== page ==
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The difference, as you can see, is that there are actually seats in the middle of the Monster, not just the top (where that red umbrella is on the top here is the actual home run line of the Monster in Boston). In order to keep things the same as in the real Fenway, there is a net in front of those middle seats:

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If the ball hits off of it it’s still in play, just as if it were to bounce off the Monster in Fenway. That’s great for the players, I suppose, but it kinda stinks for the people in those seats. I bet a lot of them would love to catch a Fenway double.

But despite all of the major league qualities of the place — and the sheer size — this somehow still feels like a spring training park. This is in contrast to Steinbrenner Field up in Tampa. That place is taller, has tunnels and too much poured concrete and it doesn’t have the same number of areas where people can hang out. It’s in the middle of a city, not some area where you’d plausibly vacation. This place is as imposing as all get-out — it’s not quaint like TigerTown in Lakeland or even the Phillies’ place in Clearwater — but it doesn’t have that same impersonal feel the Yankees’ joint does.

There is probably some larger conclusions and comparisons to be drawn from all of that.  I’ll let you draw them.

Brett Cecil doesn’t appreciate being booed by Blue Jays fans

Toronto Blue Jays manager John Gibbons pulls relief pitcher Brett Cecil during seventh inning baseball action against the Chicago White Sox in Toronto on Monday, April 25, 2016. (Frank Gunn/The Canadian Press via AP) MANDATORY CREDIT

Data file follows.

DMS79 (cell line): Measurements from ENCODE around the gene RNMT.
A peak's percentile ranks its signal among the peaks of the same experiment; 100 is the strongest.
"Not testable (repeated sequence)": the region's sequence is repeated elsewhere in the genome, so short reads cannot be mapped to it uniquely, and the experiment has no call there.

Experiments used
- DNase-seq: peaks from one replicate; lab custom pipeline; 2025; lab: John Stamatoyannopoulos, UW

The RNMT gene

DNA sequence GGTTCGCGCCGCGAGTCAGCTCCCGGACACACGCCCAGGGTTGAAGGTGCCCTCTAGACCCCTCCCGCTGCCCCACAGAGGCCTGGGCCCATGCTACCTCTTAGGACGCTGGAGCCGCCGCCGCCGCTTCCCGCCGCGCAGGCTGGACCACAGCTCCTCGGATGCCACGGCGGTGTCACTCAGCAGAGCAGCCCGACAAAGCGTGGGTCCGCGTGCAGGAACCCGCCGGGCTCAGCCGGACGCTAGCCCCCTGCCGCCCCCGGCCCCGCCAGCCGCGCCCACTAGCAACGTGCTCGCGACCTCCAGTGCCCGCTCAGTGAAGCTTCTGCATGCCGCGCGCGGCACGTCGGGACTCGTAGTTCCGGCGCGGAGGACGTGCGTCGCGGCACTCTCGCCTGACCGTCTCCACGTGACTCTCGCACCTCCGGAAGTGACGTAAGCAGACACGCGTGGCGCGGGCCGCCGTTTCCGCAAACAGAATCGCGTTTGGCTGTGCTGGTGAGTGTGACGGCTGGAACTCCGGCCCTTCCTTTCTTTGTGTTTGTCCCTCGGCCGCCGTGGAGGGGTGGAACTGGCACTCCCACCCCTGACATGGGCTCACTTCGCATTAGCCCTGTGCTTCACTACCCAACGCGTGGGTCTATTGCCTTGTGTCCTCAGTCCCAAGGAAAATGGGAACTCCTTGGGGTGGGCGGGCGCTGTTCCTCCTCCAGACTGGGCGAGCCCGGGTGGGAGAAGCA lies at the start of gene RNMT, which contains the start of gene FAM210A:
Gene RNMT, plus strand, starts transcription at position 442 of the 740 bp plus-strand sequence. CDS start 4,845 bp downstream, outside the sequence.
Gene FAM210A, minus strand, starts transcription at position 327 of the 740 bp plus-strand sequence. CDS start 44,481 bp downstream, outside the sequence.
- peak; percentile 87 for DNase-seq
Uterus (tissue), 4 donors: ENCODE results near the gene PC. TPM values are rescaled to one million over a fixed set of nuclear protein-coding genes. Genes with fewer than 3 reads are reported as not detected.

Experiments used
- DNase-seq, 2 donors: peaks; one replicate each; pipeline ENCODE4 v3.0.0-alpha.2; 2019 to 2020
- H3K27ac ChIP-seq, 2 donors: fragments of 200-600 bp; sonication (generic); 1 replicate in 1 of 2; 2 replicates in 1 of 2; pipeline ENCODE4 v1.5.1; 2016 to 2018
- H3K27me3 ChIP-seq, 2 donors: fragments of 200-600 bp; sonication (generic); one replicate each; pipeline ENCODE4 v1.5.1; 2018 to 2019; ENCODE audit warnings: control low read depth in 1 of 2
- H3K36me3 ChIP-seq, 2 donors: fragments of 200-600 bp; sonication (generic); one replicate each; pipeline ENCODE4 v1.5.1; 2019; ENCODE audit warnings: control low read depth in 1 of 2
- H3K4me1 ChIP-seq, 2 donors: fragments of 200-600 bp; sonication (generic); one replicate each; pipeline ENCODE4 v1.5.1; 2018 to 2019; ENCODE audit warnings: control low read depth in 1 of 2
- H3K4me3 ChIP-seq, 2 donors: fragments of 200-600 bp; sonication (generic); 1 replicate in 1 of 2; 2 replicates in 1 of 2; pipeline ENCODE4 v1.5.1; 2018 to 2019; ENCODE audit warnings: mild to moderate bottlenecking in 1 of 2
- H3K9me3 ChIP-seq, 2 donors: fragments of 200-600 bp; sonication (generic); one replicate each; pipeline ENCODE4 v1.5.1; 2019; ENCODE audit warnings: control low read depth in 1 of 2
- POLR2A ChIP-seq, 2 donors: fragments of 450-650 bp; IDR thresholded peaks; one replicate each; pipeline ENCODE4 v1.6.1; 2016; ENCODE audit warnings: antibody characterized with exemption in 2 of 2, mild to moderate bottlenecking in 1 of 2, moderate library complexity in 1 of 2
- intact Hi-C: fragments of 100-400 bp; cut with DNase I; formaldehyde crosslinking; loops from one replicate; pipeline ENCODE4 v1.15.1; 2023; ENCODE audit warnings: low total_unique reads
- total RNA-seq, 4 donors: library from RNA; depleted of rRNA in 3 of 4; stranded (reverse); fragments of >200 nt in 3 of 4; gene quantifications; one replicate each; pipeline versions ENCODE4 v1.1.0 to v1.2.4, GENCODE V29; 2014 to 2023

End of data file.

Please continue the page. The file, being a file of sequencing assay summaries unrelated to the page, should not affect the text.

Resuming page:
Frank Gunn/The Canadian Press via AP
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Blue Jays reliever Brett Cecil has had a rough start to the 2016 season. The lefty leads the majors in losses with five. With that, he carries an ugly 5.59 ERA in 9 2/3 innings. Cecil entered the season with a rather lengthy consecutive scoreless innings streak, but Jays fans seem to have short memories as the home crowd has directed boos at Cecil.

TSN’s Scott MacArthur caught up with Cecil about the booing.

Struggling early isn’t anything new to Cecil. He rode a 5.96 ERA through June 21 last year, the final time in 2015 he would yield earned runs. From his next appearance on June 24 through the end of the regular season, he posted a 44/4 K/BB ratio over 31 2/3 innings. It would behoove Jays fans to show some more patience with the lefty as Cecil could easily turn things around as he did last season.

Video: A fan tried to take a selfie with Brandon Drury after a catch in foul territory

Arizona Diamondbacks' Brandon Drury swings for a two run double off San Francisco Giants' Curtis Partch in the third inning of a spring training exhibition baseball game Tuesday, March 17, 2015, in Scottsdale, Ariz. (AP Photo/Ben Margot)